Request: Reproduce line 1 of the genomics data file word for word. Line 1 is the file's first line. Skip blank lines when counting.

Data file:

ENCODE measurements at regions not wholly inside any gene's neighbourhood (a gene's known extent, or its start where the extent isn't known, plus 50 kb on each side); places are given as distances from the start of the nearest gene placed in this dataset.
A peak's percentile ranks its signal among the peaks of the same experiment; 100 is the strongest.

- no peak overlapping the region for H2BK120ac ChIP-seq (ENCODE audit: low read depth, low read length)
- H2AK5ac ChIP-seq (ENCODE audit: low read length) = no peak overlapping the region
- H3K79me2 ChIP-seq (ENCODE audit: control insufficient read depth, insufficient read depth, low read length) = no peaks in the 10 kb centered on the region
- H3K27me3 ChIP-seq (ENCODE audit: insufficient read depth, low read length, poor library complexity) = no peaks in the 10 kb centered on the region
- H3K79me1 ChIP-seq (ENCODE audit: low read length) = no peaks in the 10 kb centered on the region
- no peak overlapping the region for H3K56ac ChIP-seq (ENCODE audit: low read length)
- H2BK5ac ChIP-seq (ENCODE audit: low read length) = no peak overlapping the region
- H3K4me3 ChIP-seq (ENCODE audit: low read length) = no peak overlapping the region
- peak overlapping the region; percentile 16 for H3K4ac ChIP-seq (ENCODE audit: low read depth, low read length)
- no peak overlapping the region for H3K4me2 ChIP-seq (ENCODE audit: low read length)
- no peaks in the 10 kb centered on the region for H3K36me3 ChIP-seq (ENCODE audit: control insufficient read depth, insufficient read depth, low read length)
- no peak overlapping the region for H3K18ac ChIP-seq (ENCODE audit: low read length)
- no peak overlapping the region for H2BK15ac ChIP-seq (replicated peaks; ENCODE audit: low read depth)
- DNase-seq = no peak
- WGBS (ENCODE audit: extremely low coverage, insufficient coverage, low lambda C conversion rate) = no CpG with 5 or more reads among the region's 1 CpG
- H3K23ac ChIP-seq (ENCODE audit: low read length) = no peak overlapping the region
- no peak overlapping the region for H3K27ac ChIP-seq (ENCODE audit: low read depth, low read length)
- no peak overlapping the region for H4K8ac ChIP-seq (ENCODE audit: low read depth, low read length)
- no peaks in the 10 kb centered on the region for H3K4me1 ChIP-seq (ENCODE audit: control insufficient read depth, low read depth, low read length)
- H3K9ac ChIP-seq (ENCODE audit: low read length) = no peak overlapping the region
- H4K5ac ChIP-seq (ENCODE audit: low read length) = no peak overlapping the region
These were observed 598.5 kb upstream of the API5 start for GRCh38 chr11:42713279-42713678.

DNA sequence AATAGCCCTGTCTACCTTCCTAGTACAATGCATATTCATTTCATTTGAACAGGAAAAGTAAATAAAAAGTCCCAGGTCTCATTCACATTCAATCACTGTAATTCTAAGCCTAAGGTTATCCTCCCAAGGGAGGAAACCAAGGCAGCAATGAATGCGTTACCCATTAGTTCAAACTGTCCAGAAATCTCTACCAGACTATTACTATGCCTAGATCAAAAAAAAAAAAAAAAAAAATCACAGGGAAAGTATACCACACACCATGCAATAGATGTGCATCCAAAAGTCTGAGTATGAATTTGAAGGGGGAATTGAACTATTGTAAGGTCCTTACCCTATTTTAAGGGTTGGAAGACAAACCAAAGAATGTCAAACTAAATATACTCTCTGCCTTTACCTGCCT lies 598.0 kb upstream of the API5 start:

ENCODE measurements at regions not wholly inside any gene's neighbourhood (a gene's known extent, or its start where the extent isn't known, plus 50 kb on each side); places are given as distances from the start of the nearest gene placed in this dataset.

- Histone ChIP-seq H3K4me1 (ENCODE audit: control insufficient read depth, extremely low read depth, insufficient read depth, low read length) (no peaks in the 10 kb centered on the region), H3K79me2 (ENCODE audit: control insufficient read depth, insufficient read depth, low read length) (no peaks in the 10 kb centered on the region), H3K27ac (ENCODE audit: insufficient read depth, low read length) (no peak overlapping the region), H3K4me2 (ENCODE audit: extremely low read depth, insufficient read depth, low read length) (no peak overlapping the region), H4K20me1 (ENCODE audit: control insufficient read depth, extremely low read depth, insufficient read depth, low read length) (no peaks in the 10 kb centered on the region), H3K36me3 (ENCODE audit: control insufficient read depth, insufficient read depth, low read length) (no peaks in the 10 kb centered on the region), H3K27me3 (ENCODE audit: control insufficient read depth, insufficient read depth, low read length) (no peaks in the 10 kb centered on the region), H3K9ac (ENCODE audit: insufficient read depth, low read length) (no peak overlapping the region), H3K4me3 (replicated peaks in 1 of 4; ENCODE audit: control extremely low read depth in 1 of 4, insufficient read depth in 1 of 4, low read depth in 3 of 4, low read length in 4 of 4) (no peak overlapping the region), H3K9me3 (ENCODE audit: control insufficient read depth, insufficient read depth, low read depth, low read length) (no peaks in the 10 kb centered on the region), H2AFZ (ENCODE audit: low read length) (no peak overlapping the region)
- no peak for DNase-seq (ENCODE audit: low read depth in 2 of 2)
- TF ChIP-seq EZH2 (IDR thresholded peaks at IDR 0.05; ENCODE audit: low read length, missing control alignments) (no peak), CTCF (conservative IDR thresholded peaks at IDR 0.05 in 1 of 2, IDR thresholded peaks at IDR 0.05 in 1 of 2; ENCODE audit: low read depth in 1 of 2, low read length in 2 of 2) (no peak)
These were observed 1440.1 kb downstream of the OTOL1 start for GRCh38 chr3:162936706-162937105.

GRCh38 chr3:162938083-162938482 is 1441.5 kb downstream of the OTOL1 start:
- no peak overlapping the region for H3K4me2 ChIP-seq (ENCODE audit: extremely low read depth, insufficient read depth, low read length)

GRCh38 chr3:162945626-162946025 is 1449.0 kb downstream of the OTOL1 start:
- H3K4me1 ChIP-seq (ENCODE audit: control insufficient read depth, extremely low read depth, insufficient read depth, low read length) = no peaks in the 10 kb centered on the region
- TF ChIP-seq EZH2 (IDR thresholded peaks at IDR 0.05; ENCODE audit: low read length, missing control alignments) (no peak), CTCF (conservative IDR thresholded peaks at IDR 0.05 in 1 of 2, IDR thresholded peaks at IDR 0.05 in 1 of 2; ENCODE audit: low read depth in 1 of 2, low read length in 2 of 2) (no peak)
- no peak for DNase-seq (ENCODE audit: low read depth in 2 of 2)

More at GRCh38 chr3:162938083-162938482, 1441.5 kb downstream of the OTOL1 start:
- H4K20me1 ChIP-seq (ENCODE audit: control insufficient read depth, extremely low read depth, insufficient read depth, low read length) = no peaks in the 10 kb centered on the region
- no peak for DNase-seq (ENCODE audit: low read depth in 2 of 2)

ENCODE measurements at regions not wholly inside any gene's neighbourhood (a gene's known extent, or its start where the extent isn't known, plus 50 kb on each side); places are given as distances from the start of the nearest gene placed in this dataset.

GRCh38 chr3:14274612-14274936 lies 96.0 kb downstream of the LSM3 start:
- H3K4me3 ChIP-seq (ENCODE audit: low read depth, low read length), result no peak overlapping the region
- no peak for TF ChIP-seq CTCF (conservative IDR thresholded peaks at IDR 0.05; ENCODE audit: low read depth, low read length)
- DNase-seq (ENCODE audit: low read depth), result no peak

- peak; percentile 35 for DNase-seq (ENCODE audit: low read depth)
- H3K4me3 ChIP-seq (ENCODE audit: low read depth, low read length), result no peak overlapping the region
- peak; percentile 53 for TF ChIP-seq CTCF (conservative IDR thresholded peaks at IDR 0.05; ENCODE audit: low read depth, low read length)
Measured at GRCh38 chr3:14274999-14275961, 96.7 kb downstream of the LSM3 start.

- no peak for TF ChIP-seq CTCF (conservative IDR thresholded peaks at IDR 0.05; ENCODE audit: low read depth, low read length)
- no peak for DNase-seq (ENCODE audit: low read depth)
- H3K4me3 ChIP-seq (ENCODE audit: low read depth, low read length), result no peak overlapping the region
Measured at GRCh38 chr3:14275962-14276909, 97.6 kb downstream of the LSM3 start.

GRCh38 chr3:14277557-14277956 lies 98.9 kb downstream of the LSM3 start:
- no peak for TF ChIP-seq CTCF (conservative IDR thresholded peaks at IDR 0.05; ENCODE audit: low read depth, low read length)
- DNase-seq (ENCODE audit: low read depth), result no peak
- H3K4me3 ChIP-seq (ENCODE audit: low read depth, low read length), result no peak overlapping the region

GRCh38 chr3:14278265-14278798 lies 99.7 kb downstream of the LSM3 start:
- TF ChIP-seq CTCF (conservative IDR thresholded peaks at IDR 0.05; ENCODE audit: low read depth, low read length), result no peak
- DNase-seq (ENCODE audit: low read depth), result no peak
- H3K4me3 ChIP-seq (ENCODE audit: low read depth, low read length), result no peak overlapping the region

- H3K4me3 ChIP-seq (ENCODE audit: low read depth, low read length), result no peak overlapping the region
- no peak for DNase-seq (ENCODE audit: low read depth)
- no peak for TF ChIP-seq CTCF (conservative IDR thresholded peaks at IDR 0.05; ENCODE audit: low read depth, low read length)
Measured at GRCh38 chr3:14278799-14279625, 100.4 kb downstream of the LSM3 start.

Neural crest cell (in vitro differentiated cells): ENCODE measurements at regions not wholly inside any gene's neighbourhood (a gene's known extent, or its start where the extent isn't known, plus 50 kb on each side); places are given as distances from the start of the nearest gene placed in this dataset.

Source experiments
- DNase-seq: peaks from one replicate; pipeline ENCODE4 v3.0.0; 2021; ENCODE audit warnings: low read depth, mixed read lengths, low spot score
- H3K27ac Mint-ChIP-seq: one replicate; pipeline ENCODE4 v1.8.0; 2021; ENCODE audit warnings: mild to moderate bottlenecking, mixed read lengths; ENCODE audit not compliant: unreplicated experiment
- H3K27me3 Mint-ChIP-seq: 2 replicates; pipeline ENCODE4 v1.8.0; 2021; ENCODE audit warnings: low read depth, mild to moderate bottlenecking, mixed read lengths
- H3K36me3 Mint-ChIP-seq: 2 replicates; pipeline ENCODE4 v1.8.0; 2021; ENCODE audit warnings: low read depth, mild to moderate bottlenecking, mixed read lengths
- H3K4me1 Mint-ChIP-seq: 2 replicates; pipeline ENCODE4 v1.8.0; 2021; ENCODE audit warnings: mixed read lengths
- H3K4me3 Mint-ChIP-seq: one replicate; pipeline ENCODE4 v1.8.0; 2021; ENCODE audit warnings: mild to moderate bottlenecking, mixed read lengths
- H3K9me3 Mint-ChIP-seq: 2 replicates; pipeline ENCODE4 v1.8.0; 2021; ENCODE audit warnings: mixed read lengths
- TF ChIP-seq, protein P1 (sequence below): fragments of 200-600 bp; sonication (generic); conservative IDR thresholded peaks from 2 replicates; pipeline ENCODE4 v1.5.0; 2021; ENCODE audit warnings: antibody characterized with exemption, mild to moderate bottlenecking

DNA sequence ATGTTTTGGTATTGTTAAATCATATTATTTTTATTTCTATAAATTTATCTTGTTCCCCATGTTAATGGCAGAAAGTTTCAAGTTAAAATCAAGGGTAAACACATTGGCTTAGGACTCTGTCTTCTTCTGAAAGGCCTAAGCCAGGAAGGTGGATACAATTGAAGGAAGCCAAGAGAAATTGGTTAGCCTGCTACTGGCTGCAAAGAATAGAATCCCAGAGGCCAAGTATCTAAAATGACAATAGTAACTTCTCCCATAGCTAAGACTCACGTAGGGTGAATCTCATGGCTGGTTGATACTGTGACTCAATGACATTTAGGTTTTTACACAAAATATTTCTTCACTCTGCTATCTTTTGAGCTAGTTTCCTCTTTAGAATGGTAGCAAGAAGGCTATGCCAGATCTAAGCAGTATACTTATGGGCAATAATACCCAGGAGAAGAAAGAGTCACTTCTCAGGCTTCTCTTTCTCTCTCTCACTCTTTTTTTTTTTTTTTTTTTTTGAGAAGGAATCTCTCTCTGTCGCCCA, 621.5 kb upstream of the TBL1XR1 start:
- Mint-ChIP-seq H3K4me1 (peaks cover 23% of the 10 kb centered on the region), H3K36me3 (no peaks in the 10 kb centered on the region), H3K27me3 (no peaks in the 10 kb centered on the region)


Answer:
ENCODE measurements at regions not wholly inside any gene's neighbourhood (a gene's known extent, or its start where the extent isn't known, plus 50 kb on each side); places are given as distances from the start of the nearest gene placed in this dataset.